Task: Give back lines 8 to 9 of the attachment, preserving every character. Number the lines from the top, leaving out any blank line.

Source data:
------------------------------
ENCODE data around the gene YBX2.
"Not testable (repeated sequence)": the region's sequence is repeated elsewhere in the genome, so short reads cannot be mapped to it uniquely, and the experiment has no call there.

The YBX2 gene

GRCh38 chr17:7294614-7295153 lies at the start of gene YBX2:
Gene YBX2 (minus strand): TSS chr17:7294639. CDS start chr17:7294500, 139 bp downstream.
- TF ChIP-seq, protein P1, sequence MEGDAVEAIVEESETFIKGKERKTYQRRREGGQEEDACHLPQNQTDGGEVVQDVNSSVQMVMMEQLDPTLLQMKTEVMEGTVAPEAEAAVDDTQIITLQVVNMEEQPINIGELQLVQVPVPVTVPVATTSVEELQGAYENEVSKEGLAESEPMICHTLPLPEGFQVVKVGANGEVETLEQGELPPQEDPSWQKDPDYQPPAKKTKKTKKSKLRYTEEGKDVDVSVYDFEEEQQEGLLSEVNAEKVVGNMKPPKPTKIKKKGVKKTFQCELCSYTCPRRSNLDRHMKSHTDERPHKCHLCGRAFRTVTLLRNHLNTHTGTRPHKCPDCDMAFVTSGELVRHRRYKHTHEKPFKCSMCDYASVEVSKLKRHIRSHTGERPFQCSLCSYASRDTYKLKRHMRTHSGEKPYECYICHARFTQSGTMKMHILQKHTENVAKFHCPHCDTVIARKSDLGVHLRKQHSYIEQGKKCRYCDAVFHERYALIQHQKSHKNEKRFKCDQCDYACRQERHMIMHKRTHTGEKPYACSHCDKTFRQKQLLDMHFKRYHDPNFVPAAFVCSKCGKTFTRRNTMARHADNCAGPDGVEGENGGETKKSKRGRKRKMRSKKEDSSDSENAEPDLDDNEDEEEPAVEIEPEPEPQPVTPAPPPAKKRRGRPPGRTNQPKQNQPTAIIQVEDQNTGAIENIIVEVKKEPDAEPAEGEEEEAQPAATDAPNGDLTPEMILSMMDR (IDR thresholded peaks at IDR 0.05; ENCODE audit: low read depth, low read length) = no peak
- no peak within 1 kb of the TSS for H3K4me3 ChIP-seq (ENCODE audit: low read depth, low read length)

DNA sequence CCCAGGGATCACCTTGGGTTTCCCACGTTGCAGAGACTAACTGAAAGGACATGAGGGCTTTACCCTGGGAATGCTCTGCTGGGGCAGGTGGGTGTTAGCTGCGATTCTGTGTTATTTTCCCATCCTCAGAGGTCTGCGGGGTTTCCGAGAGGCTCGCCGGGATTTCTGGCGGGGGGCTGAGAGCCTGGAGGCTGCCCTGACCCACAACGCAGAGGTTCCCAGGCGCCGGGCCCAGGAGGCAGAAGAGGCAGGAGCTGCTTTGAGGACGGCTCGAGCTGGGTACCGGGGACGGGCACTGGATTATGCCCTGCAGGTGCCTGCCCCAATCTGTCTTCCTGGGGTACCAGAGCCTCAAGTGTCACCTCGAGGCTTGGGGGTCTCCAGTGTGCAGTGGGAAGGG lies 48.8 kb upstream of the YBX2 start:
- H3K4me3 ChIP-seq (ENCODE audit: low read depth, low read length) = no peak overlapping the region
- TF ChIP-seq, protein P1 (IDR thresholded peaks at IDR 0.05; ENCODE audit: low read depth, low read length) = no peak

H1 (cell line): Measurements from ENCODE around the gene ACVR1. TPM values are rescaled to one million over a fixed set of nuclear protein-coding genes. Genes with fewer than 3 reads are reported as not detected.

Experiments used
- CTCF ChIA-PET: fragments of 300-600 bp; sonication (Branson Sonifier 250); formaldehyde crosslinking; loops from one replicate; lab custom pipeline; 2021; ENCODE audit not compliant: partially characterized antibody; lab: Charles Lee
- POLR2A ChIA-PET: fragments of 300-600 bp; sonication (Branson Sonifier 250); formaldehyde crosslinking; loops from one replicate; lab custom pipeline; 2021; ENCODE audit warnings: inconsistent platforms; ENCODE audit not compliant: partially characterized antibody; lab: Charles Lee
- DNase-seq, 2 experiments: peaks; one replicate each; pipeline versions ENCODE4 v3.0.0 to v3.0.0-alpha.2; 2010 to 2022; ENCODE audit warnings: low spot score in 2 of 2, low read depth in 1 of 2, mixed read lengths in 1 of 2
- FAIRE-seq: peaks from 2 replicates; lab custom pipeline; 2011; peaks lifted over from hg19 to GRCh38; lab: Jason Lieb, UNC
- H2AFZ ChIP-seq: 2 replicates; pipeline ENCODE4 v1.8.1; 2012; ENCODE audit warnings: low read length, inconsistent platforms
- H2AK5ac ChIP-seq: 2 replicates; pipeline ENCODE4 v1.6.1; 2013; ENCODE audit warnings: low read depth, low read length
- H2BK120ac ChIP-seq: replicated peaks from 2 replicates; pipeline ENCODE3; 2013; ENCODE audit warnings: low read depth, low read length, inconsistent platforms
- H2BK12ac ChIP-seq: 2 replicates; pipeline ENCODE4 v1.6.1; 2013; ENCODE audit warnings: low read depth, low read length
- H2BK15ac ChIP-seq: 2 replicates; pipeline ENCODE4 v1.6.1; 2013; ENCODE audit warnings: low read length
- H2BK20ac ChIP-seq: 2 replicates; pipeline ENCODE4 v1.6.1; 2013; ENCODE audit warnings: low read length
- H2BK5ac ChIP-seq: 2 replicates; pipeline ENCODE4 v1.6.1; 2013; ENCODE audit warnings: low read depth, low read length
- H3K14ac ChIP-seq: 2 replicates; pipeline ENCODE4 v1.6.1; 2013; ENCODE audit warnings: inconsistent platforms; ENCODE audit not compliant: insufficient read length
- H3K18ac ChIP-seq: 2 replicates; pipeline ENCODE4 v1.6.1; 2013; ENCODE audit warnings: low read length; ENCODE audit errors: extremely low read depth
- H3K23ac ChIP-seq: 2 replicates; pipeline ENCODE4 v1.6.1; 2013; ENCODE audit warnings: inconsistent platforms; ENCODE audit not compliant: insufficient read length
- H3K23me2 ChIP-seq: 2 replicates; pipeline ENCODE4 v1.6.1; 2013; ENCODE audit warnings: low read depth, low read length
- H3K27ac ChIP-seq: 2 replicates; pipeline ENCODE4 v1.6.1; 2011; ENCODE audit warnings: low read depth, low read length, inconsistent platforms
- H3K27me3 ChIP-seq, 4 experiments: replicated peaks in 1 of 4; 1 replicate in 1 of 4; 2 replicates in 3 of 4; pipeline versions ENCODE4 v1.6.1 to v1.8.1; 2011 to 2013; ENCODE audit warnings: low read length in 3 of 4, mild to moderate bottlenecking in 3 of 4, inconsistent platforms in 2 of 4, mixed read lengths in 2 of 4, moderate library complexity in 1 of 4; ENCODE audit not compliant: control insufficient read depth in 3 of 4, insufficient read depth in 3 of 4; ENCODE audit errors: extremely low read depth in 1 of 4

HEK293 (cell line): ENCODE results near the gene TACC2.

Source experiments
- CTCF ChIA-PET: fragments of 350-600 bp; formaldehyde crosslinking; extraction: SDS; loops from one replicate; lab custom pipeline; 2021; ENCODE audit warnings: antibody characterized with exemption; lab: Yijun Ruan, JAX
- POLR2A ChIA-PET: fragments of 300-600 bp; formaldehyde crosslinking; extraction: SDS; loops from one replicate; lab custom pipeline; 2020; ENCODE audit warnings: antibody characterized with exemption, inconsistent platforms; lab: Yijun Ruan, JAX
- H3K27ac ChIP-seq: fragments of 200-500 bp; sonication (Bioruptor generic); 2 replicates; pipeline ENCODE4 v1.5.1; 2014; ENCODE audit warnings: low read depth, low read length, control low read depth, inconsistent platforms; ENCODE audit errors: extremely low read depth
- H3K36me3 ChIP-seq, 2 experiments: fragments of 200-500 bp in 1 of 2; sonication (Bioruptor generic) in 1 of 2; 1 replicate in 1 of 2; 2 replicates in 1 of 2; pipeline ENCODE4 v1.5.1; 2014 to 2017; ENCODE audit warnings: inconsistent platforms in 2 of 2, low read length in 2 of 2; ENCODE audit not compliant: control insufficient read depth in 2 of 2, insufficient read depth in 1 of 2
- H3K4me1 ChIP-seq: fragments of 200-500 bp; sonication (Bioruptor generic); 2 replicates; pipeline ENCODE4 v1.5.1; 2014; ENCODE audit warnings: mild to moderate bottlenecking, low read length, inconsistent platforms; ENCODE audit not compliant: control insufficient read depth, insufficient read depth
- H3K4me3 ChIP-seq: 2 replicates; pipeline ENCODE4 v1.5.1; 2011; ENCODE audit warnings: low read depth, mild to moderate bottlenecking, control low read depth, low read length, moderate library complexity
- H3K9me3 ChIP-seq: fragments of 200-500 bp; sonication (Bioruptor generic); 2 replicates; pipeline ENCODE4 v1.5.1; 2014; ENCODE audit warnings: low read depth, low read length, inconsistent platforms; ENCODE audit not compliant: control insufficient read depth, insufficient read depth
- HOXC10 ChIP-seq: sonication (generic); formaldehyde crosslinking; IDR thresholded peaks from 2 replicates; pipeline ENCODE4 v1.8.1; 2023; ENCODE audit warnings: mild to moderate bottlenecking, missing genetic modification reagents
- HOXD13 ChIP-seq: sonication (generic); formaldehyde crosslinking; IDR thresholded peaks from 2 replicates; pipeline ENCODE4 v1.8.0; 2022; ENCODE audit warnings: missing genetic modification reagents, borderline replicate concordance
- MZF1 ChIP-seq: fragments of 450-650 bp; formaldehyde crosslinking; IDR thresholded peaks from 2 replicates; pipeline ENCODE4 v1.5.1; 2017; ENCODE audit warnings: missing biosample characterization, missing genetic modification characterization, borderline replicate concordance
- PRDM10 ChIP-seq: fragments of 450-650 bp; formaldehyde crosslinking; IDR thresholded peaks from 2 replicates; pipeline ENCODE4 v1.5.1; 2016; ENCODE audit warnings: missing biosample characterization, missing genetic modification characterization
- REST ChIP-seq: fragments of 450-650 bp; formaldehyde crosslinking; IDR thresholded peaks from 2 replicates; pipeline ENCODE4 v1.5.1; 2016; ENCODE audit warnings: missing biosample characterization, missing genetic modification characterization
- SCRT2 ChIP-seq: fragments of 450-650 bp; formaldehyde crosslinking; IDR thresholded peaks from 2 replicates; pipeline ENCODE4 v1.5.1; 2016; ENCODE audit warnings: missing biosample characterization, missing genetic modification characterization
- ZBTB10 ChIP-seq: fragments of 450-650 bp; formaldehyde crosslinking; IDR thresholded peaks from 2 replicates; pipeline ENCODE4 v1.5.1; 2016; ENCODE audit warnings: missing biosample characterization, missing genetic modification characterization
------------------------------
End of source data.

DNA sequence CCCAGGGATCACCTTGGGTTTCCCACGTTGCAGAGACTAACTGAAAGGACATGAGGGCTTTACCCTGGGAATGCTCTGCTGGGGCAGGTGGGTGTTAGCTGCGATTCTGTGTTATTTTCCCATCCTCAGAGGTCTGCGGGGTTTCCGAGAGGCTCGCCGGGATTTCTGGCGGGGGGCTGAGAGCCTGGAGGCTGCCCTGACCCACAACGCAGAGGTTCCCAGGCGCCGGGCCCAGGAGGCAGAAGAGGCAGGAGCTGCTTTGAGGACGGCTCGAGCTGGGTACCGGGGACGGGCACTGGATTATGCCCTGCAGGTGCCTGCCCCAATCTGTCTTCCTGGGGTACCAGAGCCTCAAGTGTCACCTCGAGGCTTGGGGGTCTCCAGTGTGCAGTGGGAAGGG lies 48.8 kb upstream of the YBX2 start:
- H3K4me3 ChIP-seq (ENCODE audit: low read depth, low read length) = no peak overlapping the region